What is Heroin?
Heroin is an opioid derived from morphine, a substance found in the seeds of poppy plants. Most people take heroin by injecting it into their arms through a needle. Heroin quickly reaches the brain and produces extreme feelings of pleasure, which is why it becomes addictive so quickly. But, the symptoms of heroin withdrawal can be painful and even deadly. The longer you use heroin, the more your body builds up a tolerance to the drug. That means people have to take larger amounts to produce similar effects. Taking too much heroin to chase a high can lead to an overdose.
Heroin use has increased across the US among men and women, most age groups, and all income levels. Some of the most significant increases happened in demographic groups with historically low rates of heroin use: women, the privately insured, and people with higher incomes. This is according to the Center for Disease Control and Prevention (CDC) . In 2018 in the United States, about 808,000 people reported using heroin during the past year. In the same year, about 11.4 million people used narcotic pain relievers without a prescription .
Heroin’s effects last longer than the effects of drugs like cocaine and meth, but it has a particularly short half-life of only 30 minutes. This means that if a user takes a single dose of heroin, it will take 30 minutes for half of the drug in the person’s system to be flushed out. Some studies suggest that this half-life is as short as 3-8 minutes. However, the metabolites produced as the drug is broken down are detectable on standard drug screening tests for around one to four days. Heroin is classified as a Schedule I drug , meaning that it’s a substance with no currently accepted medical use and a high potential for abuse.
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Factors that Affect How Long Heroin Lasts
Once heroin enters the body, it races to the brain’s opioid receptors, and the body starts to break down the heroin to restore stability. The exact rate at which heroin and its subsequent components are metabolized is different for every user.
Heroin is often pushed out of your system through your kidney in the form of urine, but it also exits through sweat, saliva, and even feces. Your weight, body mass, and metabolism will impact the rate at which heroin is pushed out of your body and for how long you might test positive for it. If you are unwell, you might take more time to get the heroin out of your system, making you test positive for it for longer.
- How long heroin will be detectable is determined by how much heroin was actually taken. If it’s your first time using it, you won’t have high amounts of it in your system, so it should flush out within a few days if you don’t take it anymore. If you are a chronic user, it can last for a week or more in your system and be detectable by a test.
- Heroin is often mixed or cut with other drugs, like fentanyl, cocaine, or ketamine. This can create a drug cocktail of sorts that could be extremely dangerous, especially if you are unsure what the heroin is mixed with.
- With street heroin, the purity level you are getting with some doses could end up being stronger than others. These levels will impact how long the drug stays in your system.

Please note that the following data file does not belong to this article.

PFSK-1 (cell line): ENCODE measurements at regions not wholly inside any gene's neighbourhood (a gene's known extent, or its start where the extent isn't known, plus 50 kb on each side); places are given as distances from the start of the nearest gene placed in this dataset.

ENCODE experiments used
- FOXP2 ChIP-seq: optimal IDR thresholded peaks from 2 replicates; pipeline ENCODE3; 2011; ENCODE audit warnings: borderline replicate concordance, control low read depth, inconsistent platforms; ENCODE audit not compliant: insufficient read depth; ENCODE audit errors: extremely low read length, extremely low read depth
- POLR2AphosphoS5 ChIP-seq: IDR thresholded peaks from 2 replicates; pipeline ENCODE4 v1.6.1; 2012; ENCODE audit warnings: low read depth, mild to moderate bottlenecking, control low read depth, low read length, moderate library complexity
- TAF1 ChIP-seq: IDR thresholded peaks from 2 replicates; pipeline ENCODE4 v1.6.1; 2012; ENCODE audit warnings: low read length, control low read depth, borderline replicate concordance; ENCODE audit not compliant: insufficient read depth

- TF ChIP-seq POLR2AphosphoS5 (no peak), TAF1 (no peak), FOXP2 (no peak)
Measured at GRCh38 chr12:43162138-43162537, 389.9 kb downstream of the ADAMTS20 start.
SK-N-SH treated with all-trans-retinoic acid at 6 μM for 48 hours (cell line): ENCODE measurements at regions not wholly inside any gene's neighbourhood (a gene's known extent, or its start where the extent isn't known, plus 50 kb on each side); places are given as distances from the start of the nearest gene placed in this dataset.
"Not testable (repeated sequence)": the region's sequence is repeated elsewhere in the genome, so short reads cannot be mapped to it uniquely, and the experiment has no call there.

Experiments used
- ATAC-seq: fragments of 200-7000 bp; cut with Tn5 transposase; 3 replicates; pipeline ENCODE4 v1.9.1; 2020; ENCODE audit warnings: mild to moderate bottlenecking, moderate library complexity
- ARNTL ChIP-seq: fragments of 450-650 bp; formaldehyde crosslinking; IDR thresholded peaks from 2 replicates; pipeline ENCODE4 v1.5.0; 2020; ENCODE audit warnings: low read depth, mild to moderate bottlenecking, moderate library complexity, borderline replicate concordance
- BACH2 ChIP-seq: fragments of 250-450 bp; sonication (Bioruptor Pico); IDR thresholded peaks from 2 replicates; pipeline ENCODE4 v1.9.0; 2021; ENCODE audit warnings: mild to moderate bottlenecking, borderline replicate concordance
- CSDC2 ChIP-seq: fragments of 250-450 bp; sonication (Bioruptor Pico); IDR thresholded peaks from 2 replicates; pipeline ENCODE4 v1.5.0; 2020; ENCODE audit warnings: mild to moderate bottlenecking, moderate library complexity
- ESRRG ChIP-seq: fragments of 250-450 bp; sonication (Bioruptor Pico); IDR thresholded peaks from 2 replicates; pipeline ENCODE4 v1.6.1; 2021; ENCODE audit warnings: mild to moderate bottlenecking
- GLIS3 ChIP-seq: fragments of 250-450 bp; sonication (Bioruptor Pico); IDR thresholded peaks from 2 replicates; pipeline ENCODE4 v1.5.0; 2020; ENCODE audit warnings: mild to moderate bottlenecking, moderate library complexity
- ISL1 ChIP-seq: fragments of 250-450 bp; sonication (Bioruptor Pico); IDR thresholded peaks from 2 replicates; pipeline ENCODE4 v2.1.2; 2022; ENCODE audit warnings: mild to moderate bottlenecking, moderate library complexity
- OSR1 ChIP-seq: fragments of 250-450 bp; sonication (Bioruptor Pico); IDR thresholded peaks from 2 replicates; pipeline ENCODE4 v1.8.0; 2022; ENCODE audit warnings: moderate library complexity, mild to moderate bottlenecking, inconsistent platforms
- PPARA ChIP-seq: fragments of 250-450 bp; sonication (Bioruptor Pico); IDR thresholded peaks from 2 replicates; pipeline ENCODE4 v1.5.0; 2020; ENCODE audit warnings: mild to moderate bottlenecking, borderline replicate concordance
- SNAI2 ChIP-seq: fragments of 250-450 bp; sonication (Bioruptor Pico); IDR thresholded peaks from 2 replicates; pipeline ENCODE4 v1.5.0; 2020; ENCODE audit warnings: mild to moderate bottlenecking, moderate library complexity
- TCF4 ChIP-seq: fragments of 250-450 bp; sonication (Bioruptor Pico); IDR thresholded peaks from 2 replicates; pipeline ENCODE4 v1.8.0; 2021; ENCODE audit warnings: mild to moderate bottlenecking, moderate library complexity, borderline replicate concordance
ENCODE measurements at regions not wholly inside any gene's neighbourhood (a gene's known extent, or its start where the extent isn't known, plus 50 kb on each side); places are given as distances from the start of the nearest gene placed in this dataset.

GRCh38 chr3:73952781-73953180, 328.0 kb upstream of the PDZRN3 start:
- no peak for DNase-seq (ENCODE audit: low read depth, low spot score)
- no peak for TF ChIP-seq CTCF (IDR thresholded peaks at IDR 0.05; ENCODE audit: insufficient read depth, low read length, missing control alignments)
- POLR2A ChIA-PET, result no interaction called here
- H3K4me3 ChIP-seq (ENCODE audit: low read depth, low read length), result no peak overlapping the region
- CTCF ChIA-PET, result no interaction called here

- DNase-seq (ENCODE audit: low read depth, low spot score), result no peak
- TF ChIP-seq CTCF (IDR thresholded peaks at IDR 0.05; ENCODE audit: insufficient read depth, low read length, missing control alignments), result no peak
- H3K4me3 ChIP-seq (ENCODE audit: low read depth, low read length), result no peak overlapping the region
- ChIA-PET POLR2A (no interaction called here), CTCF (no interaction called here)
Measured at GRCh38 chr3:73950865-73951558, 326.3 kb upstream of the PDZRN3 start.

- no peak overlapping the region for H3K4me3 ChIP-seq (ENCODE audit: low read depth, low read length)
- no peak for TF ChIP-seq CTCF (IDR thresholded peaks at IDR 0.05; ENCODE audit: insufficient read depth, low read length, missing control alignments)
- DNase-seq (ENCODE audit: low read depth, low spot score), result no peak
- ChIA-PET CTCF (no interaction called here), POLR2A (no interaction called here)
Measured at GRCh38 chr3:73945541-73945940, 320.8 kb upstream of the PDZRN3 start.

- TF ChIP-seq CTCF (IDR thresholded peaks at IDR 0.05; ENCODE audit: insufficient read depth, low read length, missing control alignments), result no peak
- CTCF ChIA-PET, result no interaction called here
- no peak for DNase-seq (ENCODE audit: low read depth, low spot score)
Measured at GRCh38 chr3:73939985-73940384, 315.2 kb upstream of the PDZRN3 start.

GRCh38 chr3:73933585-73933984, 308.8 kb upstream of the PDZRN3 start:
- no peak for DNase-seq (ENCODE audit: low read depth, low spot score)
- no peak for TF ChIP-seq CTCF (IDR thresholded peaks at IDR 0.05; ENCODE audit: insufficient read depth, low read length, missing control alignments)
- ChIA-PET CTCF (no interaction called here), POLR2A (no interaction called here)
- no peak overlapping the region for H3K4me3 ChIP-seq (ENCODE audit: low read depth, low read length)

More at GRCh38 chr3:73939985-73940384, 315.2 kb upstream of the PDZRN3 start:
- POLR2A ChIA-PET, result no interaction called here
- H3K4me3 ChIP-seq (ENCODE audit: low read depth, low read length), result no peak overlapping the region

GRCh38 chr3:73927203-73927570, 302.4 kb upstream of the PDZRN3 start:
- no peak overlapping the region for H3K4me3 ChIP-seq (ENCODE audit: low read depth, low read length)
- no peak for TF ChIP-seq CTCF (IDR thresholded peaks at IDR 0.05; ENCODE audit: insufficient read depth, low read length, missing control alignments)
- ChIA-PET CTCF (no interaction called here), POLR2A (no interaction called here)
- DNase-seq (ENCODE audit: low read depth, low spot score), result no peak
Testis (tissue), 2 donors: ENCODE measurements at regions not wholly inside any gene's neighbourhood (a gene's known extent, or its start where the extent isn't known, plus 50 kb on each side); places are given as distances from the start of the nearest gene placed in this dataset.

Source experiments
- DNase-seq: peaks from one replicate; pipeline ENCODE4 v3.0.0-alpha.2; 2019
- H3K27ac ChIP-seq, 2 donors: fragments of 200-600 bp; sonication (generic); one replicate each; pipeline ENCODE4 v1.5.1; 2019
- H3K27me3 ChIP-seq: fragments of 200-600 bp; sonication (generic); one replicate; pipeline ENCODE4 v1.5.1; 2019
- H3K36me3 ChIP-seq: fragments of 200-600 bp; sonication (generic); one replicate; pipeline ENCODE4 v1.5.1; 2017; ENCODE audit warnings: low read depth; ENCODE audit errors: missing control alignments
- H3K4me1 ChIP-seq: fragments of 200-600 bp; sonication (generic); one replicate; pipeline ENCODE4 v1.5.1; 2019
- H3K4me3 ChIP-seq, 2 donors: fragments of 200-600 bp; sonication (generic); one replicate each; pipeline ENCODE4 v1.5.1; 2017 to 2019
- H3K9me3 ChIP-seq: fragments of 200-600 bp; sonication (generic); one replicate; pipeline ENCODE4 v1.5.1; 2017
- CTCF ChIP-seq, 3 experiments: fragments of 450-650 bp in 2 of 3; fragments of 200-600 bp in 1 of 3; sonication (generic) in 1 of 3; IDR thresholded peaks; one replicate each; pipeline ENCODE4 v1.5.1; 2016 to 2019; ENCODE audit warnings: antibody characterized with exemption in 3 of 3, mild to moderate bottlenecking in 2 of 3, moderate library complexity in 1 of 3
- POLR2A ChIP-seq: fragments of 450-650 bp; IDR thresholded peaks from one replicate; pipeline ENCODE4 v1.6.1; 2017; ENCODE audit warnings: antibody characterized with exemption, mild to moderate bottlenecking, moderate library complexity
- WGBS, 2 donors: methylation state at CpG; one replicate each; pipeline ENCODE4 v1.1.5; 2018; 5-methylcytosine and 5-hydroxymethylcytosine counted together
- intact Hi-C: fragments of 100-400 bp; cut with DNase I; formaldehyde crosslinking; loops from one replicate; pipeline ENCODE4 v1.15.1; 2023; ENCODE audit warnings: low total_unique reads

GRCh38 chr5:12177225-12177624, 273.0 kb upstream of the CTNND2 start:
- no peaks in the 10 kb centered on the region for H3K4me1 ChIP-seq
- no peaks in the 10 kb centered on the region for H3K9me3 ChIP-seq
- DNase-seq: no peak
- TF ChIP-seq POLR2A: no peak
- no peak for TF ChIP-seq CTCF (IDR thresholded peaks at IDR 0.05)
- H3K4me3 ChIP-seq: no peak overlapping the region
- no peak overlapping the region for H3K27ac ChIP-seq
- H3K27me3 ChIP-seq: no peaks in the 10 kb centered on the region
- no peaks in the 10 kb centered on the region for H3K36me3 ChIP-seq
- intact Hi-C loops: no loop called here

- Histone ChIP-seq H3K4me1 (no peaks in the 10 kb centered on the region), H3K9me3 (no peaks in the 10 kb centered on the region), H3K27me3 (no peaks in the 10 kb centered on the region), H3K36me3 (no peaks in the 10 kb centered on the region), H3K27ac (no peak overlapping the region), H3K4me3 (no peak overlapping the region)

On average, heroin has a half-life of two to eight minutes, meaning that it has broken down to 50% of its initial volume in that period. It takes between four and five half-lives – somewhere between eight and forty-eight minutes – for heroin to be eliminated entirely from the system.
When it breaks down, this semisynthetic opioid becomes metabolized into morphine and 6-acetyl morphine (6-AM). Morphine has a longer half-life of the two, lasting up to seven hours. Once morphine breaks down, the high subsides, but the compounds it turns into are detectable in urine tests for days. Heroin and its metabolites pass through breast milk and can cause a baby to overdose. Do not breastfeed while using heroin.
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How Long Does Heroin Stay in Your System?
So how long is heroin in your system? Heroin has a half-life of half an hour, meaning that it would take 30 minutes for it to be reduced by half in a person’s system. How long heroin stays in your system depends on the dose and your history of heroin abuse. Simply put, heroin could last up to an hour in a person’s system. How long heroin can be detected in certain drug tests also varies.
Heroin and Hair Tests
Hair tests have the longest detection window of all types of drug screenings. To explain, heroin can be detected in hair follicle tests for up to 90 days after a person’s last use of the drug. However, people who have been abusing the drug for an extended period of time may have far longer hair follicle detection windows.
Heroin and Urine Tests
Urine tests are most frequently used when trying to test for heroin in the system. Heroin will be detected in a urine test for up to 4 days after last use, and in some frequent users, it could be for longer, depending on how much heroin has built up in their system.
Heroin and Saliva Tests
Saliva tests are similar to blood tests in the way that they cannot detect heroin in the system for very long. As a result, saliva tests are rarely used to screen for opioid drugs like heroin. However, saliva drug screenings may detect heroin for up to 5 hours after a person’s last use. However, saliva tests are very accurate at testing for heroin, so they are a common choice to use if someone suspects that a person has taken the drug in the last few hours.
Heroin and Blood Tests
Blood tests are typically only used in the event of a medical emergency where individuals require immediate attention. Furthermore, heroin isn’t detected in blood for very long, so blood tests generally detect heroin for only 5-6 hours after the drug was taken. In rare instances, blood screenings may detect heroin for up to two days.